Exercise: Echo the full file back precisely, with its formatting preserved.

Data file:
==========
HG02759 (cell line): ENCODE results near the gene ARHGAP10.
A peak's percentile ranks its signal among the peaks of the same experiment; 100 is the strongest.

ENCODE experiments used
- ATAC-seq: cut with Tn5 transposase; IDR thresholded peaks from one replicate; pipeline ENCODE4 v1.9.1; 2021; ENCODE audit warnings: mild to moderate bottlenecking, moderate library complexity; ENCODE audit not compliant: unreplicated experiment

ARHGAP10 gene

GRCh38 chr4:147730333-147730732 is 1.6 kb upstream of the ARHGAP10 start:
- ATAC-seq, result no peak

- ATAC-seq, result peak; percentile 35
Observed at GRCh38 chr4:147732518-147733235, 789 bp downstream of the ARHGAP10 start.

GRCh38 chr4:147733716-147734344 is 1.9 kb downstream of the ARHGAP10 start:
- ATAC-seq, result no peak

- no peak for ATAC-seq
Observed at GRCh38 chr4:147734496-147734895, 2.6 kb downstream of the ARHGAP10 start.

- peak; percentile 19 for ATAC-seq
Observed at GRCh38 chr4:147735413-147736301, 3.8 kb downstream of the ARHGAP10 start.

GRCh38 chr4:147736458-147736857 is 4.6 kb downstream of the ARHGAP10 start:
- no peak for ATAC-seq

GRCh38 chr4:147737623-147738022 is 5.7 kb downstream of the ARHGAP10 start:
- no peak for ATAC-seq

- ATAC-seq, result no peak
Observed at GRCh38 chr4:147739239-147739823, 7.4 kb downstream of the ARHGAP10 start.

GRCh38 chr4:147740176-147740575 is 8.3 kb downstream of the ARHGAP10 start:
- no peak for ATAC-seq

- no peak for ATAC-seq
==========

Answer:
HG02759 (cell line): ENCODE results near the gene ARHGAP10.
A peak's percentile ranks its signal among the peaks of the same experiment; 100 is the strongest.

ENCODE experiments used
- ATAC-seq: cut with Tn5 transposase; IDR thresholded peaks from one replicate; pipeline ENCODE4 v1.9.1; 2021; ENCODE audit warnings: mild to moderate bottlenecking, moderate library complexity; ENCODE audit not compliant: unreplicated experiment

ARHGAP10 gene

GRCh38 chr4:147730333-147730732 is 1.6 kb upstream of the ARHGAP10 start:
- ATAC-seq, result no peak

- ATAC-seq, result peak; percentile 35
Observed at GRCh38 chr4:147732518-147733235, 789 bp downstream of the ARHGAP10 start.

GRCh38 chr4:147733716-147734344 is 1.9 kb downstream of the ARHGAP10 start:
- ATAC-seq, result no peak

- no peak for ATAC-seq
Observed at GRCh38 chr4:147734496-147734895, 2.6 kb downstream of the ARHGAP10 start.

- peak; percentile 19 for ATAC-seq
Observed at GRCh38 chr4:147735413-147736301, 3.8 kb downstream of the ARHGAP10 start.

GRCh38 chr4:147736458-147736857 is 4.6 kb downstream of the ARHGAP10 start:
- no peak for ATAC-seq

GRCh38 chr4:147737623-147738022 is 5.7 kb downstream of the ARHGAP10 start:
- no peak for ATAC-seq

- ATAC-seq, result no peak
Observed at GRCh38 chr4:147739239-147739823, 7.4 kb downstream of the ARHGAP10 start.

GRCh38 chr4:147740176-147740575 is 8.3 kb downstream of the ARHGAP10 start:
- no peak for ATAC-seq

- no peak for ATAC-seq